I am a TI employee who works in an MCU development group, but this is not an official statement from TI. In particular, this is not an official statement about roadmaps or priorities. Also, I'm not in marketing, so if I contradict any of our marketing material, they're right and I'm wrong. :-)
M D's answer is correct, but I thought some more detail would be helpful. TI targets different applications with different requirements. When you're competing for an MCU socket (and there is a lot of competition in this industry), both features and price matter. A ten cent cost difference can win or lose the socket. One of the main drivers of cost is die size -- how much stuff is on the chip. Thus, it makes sense to have different product lines, and different families within those product lines. Product lines differ mainly in peripheral types and architecture, while families within a line products differ mainly in terms of cost and feature set.
Here are some details on the product lines:
As you can see, these product lines are targeting very different applications with very different requirements. Putting a 300 MHz Hercules chip into a battery-powered device would be a disaster, but so would putting an MSP430 into an airbag. Physical size can also matter. A 337-pin BGA package is awkward to fit in a tiny sensor, but it's nothing for a piece of industrial equipment.
Within the product lines, there are multiple families. C2000 Delfino devices are faster, have more peripherals, and have more pins on their packages. They can also cost (at least) twice as much as a Piccolo device. Which one do you need? It depends on your application. MSP430 has some products that balance power consumption and performance, and others that focus solely on low power. (That one-battery MCU maxes out at 4 MHz and 2 kB of RAM.)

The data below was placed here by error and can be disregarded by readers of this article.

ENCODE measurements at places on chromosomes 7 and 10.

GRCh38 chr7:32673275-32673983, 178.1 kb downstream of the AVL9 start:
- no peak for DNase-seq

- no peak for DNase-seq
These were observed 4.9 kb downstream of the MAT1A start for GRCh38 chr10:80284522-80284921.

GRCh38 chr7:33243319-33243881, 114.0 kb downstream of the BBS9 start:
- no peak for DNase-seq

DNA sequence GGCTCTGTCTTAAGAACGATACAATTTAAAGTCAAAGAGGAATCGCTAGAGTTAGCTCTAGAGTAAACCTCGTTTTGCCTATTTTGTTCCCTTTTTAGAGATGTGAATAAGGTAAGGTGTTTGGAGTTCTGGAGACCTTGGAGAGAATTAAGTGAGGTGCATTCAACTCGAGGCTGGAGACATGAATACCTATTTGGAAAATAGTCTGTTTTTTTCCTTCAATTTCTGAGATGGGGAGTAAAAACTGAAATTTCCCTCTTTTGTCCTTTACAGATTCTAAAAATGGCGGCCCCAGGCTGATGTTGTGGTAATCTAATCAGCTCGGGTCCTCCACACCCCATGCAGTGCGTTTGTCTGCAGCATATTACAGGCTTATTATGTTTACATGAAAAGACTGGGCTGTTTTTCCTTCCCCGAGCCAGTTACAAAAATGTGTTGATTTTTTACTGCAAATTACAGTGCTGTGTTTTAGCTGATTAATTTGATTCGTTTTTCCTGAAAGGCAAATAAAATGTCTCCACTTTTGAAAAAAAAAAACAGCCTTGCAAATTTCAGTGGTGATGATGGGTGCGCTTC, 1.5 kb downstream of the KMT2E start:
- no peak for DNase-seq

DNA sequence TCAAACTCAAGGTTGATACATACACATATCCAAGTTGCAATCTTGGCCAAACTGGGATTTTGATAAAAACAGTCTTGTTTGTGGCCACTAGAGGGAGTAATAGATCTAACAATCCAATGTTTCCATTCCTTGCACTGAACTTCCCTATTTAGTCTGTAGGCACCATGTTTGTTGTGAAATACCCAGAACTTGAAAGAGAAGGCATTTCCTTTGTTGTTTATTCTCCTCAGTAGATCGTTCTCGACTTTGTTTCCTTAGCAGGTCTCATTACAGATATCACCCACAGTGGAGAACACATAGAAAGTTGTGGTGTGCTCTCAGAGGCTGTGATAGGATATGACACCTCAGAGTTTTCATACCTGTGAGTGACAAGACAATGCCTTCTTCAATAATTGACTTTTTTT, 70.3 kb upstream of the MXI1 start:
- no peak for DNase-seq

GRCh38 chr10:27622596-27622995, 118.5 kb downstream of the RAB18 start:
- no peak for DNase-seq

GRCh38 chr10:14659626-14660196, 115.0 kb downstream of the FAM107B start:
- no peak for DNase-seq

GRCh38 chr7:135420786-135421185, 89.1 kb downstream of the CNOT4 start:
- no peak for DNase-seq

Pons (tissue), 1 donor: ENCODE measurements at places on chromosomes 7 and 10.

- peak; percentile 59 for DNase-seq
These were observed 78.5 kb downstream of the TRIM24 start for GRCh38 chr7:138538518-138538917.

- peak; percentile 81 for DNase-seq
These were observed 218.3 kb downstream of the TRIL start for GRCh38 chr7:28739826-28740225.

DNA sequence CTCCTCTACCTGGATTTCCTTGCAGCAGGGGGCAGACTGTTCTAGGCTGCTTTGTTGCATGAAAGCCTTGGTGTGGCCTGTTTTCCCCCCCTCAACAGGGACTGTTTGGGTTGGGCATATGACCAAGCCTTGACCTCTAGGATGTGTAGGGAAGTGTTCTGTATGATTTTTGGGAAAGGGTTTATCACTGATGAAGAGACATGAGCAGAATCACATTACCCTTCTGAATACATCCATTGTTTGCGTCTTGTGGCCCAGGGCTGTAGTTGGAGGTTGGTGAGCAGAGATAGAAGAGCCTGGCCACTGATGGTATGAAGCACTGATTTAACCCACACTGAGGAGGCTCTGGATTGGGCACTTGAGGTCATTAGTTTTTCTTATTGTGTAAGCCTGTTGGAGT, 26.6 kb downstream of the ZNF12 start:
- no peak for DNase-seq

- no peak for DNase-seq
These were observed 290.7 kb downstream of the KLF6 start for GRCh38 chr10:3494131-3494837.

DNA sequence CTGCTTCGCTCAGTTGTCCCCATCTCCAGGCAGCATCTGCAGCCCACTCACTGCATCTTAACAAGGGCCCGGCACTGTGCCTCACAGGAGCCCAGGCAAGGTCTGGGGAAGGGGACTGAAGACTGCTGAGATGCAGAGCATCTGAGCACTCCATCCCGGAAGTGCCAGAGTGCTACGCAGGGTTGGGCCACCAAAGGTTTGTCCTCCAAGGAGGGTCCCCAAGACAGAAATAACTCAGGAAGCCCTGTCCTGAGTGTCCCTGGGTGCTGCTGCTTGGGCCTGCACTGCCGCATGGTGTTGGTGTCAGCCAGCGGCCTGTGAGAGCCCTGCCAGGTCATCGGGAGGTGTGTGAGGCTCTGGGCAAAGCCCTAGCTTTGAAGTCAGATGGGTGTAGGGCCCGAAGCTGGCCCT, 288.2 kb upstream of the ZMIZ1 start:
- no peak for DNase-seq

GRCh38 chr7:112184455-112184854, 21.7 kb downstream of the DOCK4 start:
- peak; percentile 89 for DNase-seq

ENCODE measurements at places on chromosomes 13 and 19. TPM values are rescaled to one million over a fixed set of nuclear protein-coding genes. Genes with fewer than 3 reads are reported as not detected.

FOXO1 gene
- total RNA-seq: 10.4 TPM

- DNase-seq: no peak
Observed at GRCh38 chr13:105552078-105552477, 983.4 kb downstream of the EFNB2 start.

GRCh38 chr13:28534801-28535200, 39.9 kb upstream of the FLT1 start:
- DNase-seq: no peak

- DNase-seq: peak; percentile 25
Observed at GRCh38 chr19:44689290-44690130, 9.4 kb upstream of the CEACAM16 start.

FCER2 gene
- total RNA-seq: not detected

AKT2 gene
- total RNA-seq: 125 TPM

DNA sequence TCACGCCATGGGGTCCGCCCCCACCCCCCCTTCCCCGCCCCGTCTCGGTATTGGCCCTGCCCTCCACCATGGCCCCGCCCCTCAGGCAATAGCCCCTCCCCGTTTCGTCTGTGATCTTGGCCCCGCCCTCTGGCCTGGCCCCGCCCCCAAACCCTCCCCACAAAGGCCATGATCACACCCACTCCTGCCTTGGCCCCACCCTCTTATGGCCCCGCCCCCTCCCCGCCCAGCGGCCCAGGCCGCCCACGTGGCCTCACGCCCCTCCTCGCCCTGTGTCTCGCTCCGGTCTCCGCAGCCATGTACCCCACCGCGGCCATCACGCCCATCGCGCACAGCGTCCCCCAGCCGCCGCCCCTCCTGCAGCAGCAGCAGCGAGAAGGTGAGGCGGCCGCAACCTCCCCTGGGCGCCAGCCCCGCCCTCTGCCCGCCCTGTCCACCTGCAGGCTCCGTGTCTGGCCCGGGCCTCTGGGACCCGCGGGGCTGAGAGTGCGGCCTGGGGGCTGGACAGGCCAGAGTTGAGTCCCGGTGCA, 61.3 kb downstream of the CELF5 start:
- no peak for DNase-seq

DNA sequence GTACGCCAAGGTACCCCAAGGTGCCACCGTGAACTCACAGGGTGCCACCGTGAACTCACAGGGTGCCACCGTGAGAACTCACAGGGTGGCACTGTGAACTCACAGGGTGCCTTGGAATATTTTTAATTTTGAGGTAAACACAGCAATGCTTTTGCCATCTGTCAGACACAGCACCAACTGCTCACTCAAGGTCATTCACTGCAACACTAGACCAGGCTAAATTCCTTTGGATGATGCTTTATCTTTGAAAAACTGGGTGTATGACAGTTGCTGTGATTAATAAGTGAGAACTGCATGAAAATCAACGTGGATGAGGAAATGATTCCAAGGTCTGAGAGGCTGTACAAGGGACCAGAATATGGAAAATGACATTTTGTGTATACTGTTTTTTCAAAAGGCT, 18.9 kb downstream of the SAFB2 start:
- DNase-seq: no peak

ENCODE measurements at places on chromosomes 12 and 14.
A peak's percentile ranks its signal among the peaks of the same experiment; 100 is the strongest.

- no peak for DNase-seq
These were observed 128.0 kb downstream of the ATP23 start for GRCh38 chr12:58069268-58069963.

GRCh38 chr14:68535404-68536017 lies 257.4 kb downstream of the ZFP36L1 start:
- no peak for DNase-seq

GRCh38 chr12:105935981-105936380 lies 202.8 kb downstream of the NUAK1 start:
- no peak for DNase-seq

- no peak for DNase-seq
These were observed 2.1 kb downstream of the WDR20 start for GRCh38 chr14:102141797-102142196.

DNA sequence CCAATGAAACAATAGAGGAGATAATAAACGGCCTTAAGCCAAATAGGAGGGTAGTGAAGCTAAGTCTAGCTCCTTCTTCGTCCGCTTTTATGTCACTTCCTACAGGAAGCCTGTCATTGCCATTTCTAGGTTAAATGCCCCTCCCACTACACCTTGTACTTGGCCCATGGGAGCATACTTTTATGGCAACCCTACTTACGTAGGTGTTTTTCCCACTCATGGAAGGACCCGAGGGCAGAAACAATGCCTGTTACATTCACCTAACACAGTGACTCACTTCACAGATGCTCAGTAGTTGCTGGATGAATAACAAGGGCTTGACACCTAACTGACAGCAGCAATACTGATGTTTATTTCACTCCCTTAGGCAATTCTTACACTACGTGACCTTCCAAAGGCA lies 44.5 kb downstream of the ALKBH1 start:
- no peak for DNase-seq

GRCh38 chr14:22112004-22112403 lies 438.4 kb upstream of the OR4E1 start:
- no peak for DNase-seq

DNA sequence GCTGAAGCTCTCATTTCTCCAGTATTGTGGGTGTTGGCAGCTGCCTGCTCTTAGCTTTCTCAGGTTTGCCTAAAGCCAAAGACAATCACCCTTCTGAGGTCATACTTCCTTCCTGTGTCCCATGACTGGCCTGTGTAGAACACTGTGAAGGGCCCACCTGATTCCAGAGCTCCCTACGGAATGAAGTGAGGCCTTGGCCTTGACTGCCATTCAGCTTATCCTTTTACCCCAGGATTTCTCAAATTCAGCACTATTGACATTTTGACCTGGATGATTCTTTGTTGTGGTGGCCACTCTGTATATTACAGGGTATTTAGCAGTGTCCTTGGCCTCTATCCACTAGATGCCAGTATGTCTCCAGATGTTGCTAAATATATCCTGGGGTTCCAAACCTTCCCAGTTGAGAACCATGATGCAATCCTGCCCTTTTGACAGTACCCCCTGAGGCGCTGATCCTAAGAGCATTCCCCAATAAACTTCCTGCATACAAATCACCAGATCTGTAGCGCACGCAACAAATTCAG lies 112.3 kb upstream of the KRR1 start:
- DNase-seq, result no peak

There are many products within each family because new products are developed all the time. Transistors get smaller/cheaper, so more stuff can go on a chip. A mid-range MCU today would have been ultra-high-end ten years ago. Each product is usually made to target a few specific applications and support others where possible.
Finally, there are multiple variants of each product (AKA the last digit in the part number). These usually have different amounts of memory and (maybe) small variations in what peripherals are available. Again, this is all about providing a price range.
The short version is that each product provides a different balance of price, performance, and features. It's plain old market segmentation. Our customers are manufacturers, who care much more about small price differences than end users. People buy every part number we have, so clearly the demand is out there. :-)
UPDATE: Jeremy asked how the requirements of big customers affect the design process, and whether we make custom MCUs. I've seen several TMS470/570 MCUs that were made for a single large automotive customer. That group also had a couple MCUs whose architectures were designed by and for one customer. In at least one of those, the customer wrote most of the RTL. Those are under heavy NDA restrictions, so I can't give details.
General market products usually have at least one big customer in mind. Sometimes big customers get a special part number. Sometimes we'll add a peripheral just to win a big socket. But in general, I think big customers are more of a floor than a ceiling when it comes to features.
An extreme example of custom parts is our high-reliability group. I've only heard stories about these guys, but apparently they take existing products and remake them to work in extreme conditions -- high temperatures, radiation, people shooting at you, etc. I know someone who buys HiRel TMS470s for down-hole drilling, where the temperature can reach 200C. (Maybe this one -- in stock at Arrow for only $400/chip!) They have a bunch of standard products listed on the web site, but from what I've heard, they can build to order even in small quantities -- you can buy a dozen HiRel versions of any chip you want if you're willing to spend $50,000+ per chip. :-)
As a rule of thumb, everything in business is negotiable if you're spending enough money.